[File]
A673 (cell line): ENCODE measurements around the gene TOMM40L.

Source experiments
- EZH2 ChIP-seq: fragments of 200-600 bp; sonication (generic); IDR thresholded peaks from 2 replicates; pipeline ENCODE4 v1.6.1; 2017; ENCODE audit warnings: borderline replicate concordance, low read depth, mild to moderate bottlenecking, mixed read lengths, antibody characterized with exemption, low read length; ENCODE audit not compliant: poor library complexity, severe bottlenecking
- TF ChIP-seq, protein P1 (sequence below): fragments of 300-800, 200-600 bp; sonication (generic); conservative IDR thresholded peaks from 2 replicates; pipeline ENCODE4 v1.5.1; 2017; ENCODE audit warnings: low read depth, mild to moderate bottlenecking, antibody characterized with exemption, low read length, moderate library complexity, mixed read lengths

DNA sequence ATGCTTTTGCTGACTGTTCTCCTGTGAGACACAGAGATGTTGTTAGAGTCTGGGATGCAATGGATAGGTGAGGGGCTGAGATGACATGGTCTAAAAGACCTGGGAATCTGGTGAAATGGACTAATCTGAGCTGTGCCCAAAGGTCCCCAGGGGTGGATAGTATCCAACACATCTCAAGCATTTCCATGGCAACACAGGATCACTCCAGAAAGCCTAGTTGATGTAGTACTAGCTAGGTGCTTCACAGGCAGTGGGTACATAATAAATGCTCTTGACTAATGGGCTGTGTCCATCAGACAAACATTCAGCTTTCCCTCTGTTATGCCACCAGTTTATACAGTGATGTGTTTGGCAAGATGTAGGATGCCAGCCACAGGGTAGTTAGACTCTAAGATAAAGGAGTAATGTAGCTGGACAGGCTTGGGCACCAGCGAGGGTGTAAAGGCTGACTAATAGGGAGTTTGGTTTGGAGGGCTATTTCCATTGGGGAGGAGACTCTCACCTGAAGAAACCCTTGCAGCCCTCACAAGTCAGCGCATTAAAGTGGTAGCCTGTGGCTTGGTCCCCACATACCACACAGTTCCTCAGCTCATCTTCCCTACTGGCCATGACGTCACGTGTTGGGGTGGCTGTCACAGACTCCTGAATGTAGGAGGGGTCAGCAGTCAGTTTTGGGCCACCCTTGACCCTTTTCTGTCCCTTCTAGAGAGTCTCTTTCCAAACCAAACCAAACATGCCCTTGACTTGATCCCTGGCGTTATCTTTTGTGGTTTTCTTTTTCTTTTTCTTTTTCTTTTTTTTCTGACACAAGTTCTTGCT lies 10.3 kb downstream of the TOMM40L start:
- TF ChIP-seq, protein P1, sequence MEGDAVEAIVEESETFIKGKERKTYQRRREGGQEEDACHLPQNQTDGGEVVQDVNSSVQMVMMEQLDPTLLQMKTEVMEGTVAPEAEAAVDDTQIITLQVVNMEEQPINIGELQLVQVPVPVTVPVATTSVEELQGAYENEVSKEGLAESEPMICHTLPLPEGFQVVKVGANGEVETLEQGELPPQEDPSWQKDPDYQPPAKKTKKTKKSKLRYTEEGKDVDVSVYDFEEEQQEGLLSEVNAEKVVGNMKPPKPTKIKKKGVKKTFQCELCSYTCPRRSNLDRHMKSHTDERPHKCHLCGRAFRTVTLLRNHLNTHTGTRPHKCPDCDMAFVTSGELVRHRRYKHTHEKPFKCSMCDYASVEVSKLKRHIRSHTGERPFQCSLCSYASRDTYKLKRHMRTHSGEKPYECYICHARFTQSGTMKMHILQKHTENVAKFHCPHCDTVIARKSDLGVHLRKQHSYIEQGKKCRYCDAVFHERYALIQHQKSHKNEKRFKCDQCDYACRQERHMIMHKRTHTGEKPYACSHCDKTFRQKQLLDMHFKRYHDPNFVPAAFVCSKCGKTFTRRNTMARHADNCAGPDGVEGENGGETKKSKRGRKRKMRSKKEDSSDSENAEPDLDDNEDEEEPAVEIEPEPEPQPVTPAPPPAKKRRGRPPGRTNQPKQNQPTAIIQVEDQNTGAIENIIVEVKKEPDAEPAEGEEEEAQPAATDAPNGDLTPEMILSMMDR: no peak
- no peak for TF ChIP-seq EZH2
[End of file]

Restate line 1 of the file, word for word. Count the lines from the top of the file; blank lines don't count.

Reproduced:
A673 (cell line): ENCODE measurements around the gene TOMM40L.